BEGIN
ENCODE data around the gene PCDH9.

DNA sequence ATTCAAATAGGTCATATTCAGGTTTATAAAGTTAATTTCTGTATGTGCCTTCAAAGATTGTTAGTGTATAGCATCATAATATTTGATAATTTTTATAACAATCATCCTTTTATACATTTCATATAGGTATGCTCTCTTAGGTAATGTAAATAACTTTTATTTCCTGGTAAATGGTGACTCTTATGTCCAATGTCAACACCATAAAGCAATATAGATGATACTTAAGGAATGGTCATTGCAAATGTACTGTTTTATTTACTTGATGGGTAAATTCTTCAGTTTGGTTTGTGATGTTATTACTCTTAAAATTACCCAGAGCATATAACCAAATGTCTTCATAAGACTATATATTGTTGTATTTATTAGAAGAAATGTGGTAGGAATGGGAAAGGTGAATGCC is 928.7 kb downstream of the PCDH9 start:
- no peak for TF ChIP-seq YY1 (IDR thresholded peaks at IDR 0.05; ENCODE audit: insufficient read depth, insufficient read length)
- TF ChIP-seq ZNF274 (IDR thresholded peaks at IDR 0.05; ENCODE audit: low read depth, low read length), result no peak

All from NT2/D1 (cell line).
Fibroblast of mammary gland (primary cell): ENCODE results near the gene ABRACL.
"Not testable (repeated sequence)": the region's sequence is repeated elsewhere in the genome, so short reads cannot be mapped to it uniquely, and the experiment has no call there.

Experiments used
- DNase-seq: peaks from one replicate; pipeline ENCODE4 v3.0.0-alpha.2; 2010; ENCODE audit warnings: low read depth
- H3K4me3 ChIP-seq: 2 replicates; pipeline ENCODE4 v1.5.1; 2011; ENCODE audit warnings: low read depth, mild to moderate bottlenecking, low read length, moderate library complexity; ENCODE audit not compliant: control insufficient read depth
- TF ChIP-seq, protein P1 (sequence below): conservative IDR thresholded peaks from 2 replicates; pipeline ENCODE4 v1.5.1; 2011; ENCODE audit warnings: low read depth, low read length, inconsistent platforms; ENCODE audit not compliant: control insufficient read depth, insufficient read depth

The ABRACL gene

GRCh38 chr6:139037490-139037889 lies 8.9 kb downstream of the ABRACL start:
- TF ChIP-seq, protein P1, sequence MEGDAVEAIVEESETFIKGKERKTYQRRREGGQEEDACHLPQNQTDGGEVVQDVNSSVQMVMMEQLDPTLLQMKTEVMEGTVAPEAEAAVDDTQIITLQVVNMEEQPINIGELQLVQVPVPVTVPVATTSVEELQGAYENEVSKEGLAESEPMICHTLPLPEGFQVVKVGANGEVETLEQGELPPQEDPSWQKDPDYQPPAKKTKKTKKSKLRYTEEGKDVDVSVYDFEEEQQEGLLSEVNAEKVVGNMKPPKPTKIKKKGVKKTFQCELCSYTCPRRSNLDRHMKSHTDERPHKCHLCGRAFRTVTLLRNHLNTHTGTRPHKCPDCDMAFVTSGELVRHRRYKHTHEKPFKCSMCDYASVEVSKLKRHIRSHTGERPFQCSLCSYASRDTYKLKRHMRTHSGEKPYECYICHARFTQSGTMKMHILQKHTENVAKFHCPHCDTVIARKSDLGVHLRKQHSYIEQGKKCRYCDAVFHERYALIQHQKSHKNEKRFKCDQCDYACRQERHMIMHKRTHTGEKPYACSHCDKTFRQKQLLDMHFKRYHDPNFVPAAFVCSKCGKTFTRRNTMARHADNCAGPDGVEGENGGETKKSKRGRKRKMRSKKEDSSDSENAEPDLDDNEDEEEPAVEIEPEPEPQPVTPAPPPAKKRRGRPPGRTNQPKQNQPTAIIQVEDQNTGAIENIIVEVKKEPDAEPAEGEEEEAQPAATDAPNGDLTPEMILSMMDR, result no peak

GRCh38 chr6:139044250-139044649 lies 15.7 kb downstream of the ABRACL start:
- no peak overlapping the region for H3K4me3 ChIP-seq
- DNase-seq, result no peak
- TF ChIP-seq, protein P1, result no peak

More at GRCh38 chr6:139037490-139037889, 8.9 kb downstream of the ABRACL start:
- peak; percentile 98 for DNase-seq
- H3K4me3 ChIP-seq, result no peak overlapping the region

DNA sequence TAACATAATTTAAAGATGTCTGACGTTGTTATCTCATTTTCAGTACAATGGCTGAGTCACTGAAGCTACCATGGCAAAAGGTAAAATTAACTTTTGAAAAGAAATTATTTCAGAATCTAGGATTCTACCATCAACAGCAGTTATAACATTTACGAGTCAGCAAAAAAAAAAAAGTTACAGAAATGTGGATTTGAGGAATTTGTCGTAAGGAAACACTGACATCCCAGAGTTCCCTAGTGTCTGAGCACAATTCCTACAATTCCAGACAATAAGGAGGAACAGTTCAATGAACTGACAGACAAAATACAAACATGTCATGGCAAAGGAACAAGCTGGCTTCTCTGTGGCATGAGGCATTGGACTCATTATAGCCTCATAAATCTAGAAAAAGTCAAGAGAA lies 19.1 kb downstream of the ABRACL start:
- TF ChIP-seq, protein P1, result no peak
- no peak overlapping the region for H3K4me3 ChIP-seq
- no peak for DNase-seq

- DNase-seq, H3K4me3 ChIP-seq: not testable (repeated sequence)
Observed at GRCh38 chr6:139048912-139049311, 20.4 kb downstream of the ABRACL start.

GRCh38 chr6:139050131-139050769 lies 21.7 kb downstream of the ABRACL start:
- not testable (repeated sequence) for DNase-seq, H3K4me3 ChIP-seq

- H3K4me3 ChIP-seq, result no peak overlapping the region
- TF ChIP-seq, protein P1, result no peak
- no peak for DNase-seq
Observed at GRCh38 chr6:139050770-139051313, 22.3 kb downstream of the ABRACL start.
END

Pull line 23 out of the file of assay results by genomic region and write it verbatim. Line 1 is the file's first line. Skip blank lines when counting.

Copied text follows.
- TF ChIP-seq, protein P1, result no peak